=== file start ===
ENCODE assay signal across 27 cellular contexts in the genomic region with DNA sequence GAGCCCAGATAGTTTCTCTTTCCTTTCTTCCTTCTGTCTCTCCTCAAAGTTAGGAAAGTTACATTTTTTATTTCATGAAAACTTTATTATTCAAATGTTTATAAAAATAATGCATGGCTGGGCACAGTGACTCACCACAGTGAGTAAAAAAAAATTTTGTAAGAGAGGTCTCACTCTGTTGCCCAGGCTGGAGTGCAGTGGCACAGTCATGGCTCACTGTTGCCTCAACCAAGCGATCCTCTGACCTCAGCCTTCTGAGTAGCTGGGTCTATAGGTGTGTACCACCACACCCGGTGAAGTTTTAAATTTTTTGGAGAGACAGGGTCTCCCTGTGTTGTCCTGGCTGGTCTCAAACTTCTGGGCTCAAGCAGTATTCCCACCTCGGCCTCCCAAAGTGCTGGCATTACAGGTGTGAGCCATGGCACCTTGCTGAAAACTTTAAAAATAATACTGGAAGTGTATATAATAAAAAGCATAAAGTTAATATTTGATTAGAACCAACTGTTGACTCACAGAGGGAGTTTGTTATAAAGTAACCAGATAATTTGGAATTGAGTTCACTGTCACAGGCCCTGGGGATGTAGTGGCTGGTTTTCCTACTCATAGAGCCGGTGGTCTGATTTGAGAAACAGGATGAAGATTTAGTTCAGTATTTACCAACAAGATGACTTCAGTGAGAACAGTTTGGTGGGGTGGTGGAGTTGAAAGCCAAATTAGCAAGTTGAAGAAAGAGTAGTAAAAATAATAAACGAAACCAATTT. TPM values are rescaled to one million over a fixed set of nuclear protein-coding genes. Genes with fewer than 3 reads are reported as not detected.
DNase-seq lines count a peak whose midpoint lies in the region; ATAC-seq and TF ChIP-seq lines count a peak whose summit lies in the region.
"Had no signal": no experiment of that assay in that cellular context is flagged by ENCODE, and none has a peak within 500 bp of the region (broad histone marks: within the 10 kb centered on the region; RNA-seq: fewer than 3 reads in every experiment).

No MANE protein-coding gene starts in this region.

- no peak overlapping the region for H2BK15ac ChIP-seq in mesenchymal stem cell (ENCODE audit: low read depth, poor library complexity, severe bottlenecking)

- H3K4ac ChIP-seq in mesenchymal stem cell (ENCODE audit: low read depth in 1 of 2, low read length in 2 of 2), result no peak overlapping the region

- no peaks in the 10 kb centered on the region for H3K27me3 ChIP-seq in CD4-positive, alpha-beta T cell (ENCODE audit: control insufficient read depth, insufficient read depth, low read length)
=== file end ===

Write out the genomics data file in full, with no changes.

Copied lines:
ENCODE assay signal across 27 cellular contexts in the genomic region with DNA sequence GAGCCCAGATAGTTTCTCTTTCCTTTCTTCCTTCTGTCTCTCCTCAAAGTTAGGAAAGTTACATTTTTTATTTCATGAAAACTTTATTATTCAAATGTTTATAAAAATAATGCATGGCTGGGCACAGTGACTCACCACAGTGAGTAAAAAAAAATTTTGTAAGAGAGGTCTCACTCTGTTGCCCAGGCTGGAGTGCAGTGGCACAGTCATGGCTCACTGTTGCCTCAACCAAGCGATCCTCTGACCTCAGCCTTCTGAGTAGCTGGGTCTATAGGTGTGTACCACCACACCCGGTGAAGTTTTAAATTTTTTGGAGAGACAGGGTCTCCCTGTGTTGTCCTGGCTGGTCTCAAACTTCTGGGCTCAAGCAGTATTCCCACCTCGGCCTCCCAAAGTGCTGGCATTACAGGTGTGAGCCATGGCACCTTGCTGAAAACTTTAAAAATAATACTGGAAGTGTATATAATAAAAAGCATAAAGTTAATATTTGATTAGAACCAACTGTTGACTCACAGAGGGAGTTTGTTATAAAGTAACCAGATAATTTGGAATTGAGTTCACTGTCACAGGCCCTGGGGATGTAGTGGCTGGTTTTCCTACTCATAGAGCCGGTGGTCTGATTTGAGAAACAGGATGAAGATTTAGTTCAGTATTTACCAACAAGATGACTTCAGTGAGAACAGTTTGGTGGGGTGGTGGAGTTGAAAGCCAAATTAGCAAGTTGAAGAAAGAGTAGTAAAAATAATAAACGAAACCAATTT. TPM values are rescaled to one million over a fixed set of nuclear protein-coding genes. Genes with fewer than 3 reads are reported as not detected.
DNase-seq lines count a peak whose midpoint lies in the region; ATAC-seq and TF ChIP-seq lines count a peak whose summit lies in the region.
"Had no signal": no experiment of that assay in that cellular context is flagged by ENCODE, and none has a peak within 500 bp of the region (broad histone marks: within the 10 kb centered on the region; RNA-seq: fewer than 3 reads in every experiment).

No MANE protein-coding gene starts in this region.

- no peak overlapping the region for H2BK15ac ChIP-seq in mesenchymal stem cell (ENCODE audit: low read depth, poor library complexity, severe bottlenecking)

- H3K4ac ChIP-seq in mesenchymal stem cell (ENCODE audit: low read depth in 1 of 2, low read length in 2 of 2), result no peak overlapping the region

- no peaks in the 10 kb centered on the region for H3K27me3 ChIP-seq in CD4-positive, alpha-beta T cell (ENCODE audit: control insufficient read depth, insufficient read depth, low read length)